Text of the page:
Power Outages in Delaware

Power Outages

Power outages can occur due to rolling blackouts, extreme weather conditions, or can accompany other disasters such as earthquakes. Blackouts can happen anywhere and to anyone.

  • Before a Power Outage

    • Make a plan now case of a power outage. The power may be out for a few hours or a few days. If it is summer time, make a plan for how or where to go if it is extremely hot. If it is winter, make a plan for how or where to go if it is extremely cold. Remember your pets! (link opens in new tab) Think about any restrictions or closure due to COVID-19. Learn more from FEMA (link opens in new tab) and the U.S. Humane Society (link opens in new tab).
    • Know if you live in an area that has rolling blackouts. A rolling blackout occurs when a power company turns off electricity to selected areas to save power. The blackouts are typically for one hour, then the power is restored and another area is turned off. Hospitals, airport control towers, police stations, and fire departments are often exempt from these rolling blackouts. They can happen at any time of day and may affect the same area more than once a day.
    • Get a high-quality surge protector for your electronic equipment.
    • Turn off all computers, monitors, printers, copiers, scanners, and other electronic devices when they are not being used.
    • Fill plastic containers with water, leaving about an inch of space inside each one for the frozen water to expand. Place the containers in the refrigerator and freezer. This chilled or frozen water will help keep food cold for several hours if the power goes out.
    • Back up computer files and operating systems. Consider buying extra batteries and a power converter if you use a laptop computer.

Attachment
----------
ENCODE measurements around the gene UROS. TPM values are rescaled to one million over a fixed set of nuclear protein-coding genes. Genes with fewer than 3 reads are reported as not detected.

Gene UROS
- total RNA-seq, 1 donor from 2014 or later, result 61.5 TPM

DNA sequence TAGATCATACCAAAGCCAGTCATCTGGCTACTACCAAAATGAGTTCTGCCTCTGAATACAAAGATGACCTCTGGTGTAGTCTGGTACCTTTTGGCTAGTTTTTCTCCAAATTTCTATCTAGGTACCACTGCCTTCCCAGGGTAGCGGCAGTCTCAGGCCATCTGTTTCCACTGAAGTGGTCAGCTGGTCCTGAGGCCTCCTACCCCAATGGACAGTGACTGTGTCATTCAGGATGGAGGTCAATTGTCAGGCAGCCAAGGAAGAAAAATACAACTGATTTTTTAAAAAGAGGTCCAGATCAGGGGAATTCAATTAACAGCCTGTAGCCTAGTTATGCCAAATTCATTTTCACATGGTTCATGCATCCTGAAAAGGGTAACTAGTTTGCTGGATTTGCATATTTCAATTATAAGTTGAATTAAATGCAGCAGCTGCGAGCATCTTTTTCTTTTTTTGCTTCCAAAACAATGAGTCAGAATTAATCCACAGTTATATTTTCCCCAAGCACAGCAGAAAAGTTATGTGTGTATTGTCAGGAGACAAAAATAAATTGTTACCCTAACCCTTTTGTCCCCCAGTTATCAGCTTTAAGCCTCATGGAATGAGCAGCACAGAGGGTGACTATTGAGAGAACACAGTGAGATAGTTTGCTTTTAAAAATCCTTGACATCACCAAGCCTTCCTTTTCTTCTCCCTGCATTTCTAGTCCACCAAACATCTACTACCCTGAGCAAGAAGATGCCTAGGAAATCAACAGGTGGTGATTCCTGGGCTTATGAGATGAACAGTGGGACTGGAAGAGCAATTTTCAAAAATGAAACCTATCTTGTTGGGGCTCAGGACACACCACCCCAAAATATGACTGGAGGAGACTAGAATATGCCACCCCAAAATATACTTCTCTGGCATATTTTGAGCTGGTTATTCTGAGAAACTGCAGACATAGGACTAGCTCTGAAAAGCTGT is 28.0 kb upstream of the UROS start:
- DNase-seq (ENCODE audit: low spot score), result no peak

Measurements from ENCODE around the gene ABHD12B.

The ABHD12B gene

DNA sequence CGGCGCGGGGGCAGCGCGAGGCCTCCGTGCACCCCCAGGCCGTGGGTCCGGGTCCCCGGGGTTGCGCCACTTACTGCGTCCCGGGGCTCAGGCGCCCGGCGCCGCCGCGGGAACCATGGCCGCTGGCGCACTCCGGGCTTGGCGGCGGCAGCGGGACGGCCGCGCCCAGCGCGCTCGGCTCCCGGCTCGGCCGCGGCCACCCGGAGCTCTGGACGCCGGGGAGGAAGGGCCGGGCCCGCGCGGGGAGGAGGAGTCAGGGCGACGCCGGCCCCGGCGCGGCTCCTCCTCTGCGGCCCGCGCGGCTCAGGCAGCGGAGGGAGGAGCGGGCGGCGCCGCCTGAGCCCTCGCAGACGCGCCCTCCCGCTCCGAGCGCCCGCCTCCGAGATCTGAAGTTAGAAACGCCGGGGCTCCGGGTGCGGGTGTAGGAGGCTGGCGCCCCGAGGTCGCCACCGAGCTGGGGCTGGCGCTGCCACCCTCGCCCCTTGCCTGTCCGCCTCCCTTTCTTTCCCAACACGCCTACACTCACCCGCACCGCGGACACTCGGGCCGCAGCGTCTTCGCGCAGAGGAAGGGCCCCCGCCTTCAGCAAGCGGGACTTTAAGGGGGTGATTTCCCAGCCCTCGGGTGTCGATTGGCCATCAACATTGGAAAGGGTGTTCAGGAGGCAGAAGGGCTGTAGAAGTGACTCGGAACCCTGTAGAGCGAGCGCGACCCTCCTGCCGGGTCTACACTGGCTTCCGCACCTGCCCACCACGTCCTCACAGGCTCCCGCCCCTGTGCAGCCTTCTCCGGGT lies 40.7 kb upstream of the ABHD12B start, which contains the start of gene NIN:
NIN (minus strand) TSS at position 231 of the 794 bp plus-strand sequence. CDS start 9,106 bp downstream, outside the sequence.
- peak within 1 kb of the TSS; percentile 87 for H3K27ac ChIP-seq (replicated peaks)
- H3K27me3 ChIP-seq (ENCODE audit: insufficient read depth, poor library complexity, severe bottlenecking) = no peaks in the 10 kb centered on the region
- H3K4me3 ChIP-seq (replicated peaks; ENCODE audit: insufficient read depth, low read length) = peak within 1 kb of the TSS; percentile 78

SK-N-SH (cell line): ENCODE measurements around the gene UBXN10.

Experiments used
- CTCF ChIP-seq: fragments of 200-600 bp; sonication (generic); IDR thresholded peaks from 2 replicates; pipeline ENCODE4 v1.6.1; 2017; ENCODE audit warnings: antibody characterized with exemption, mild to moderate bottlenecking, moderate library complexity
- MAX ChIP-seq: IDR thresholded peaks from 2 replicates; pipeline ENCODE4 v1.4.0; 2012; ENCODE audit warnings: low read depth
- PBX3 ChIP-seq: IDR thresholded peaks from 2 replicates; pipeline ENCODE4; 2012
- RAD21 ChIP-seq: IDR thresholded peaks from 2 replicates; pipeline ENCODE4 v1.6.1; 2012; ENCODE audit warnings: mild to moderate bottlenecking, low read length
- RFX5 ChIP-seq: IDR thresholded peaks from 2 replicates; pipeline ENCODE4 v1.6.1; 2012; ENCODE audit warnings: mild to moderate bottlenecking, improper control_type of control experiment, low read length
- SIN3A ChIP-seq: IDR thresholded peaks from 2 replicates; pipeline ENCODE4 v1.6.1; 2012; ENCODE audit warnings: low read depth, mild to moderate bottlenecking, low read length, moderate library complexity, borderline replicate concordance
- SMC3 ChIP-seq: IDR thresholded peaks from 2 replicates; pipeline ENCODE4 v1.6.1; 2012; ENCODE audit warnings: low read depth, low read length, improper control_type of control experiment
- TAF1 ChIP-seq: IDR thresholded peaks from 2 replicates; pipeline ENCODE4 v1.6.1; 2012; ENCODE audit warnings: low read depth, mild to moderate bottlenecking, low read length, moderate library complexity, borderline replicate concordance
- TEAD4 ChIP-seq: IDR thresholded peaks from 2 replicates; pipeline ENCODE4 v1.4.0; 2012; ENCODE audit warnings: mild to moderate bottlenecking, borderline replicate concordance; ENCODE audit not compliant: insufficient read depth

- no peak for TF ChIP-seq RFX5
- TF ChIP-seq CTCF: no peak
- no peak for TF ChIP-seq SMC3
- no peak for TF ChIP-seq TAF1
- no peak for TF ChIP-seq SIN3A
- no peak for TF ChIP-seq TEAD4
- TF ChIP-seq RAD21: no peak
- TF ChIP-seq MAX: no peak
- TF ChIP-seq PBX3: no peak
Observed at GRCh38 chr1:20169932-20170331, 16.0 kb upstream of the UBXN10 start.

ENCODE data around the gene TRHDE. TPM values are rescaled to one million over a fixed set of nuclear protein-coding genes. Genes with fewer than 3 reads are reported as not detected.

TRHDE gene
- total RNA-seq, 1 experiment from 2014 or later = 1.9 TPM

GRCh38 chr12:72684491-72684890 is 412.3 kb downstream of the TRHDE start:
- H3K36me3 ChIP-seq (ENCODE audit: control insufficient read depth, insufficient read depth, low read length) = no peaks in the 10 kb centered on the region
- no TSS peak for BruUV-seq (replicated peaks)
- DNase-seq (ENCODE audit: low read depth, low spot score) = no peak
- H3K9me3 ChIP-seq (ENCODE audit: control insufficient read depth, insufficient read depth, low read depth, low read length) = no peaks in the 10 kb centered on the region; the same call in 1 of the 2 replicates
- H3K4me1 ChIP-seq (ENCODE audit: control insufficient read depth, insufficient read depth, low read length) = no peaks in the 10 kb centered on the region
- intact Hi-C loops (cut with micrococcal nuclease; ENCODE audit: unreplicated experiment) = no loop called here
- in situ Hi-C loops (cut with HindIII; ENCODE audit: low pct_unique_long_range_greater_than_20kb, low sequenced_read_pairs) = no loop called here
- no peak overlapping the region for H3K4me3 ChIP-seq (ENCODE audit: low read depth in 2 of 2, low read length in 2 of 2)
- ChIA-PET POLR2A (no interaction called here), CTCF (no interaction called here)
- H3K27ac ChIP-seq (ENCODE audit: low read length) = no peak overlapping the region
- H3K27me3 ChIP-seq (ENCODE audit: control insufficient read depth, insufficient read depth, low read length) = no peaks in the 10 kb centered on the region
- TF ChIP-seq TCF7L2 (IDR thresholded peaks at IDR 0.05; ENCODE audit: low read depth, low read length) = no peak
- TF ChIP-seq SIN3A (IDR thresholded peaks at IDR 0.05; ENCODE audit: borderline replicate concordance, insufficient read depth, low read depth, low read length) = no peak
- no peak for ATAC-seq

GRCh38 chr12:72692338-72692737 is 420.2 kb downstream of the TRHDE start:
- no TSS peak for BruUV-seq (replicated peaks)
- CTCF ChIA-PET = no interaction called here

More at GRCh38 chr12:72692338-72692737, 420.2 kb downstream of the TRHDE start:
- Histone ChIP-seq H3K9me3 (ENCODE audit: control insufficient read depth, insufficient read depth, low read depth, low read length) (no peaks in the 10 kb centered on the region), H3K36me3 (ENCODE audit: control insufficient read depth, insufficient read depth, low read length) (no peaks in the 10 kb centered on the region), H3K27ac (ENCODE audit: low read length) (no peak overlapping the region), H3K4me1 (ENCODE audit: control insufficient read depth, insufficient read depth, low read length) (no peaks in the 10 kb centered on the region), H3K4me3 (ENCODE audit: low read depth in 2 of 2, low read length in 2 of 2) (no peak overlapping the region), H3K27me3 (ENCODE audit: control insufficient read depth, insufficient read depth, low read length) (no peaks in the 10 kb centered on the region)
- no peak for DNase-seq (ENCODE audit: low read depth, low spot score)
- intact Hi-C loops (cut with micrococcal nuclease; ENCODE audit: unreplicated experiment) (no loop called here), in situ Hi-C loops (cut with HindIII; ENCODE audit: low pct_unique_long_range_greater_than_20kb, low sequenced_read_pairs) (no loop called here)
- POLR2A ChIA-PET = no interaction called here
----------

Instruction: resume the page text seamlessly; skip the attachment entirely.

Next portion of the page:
• If you have an electric garage door opener, find out where the manual release lever is located and learn how to operate it.
    • If you have a telephone that requires electricity to work (such as a cordless phone), plan for alternate communication, including having a standard telephone handset, cell phone, radio, or pager.
    • Learn how or refresh your memory on how to use your generator (link opens in new tab), and make sure your generator is powerful enough to power everything you want. Different generator sizes and features will dictate what you can and cannot power. If you want to install / hook up a generator to your house, have professionals do it for your safety, the safety of your neighborhood, and the safety of utility workers that may be working in the wider area.
    • Keep your car fuel tank at least half full because gas stations rely on electricity to power the pumps.
    • Remember that equipment such as automated teller machines (ATMs) may not work during a power outage, so make sure you have extra cash at home.
    • If you have a business, make a plan to keep your business and your staff safe during and after a power outage. It may take several hours or several days to restore power.
  • During a Power Outage

    • Turn off and unplug appliances and computers. Leave one light on to indicate when power has been restored.
    • Avoid using candles. They are fire hazards.
    • Do not use a gas stove for heating or operate generators indoors (including the garage). Both could cause carbon monoxide poisoning which is silent, odorless, tasteless, and deadly. Visit ESRI for Generator Safety information (link opens in new tab).
    • If a traffic signal is not working, treat it as a stop sign.
    • Keep the refrigerator and freezer closed to help keep the cold in longer. Learn about food safety for when your refrigerator’s power is off.
    • If you use medication that requires refrigeration, most can be kept in a closed refrigerator for several hours without a problem. If unsure, check with your physician or pharmacist.
  • After a Power Outage

  • Downed Power Lines

  • Portable Generator Safety